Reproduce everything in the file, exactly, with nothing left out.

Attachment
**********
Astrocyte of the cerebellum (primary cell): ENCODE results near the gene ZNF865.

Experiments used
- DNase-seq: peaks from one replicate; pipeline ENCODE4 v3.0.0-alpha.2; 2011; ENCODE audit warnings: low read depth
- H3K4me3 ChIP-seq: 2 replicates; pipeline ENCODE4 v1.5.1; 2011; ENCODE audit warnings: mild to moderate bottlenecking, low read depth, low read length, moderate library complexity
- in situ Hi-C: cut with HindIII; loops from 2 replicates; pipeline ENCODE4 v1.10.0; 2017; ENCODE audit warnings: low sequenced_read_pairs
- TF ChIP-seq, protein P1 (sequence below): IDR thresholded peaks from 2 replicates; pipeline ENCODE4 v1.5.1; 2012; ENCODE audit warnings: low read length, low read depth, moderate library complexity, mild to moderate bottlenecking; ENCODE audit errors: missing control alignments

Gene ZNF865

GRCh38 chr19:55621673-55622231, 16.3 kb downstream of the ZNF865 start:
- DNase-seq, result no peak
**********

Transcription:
Astrocyte of the cerebellum (primary cell): ENCODE results near the gene ZNF865.

Experiments used
- DNase-seq: peaks from one replicate; pipeline ENCODE4 v3.0.0-alpha.2; 2011; ENCODE audit warnings: low read depth
- H3K4me3 ChIP-seq: 2 replicates; pipeline ENCODE4 v1.5.1; 2011; ENCODE audit warnings: mild to moderate bottlenecking, low read depth, low read length, moderate library complexity
- in situ Hi-C: cut with HindIII; loops from 2 replicates; pipeline ENCODE4 v1.10.0; 2017; ENCODE audit warnings: low sequenced_read_pairs
- TF ChIP-seq, protein P1 (sequence below): IDR thresholded peaks from 2 replicates; pipeline ENCODE4 v1.5.1; 2012; ENCODE audit warnings: low read length, low read depth, moderate library complexity, mild to moderate bottlenecking; ENCODE audit errors: missing control alignments

Gene ZNF865

GRCh38 chr19:55621673-55622231, 16.3 kb downstream of the ZNF865 start:
- DNase-seq, result no peak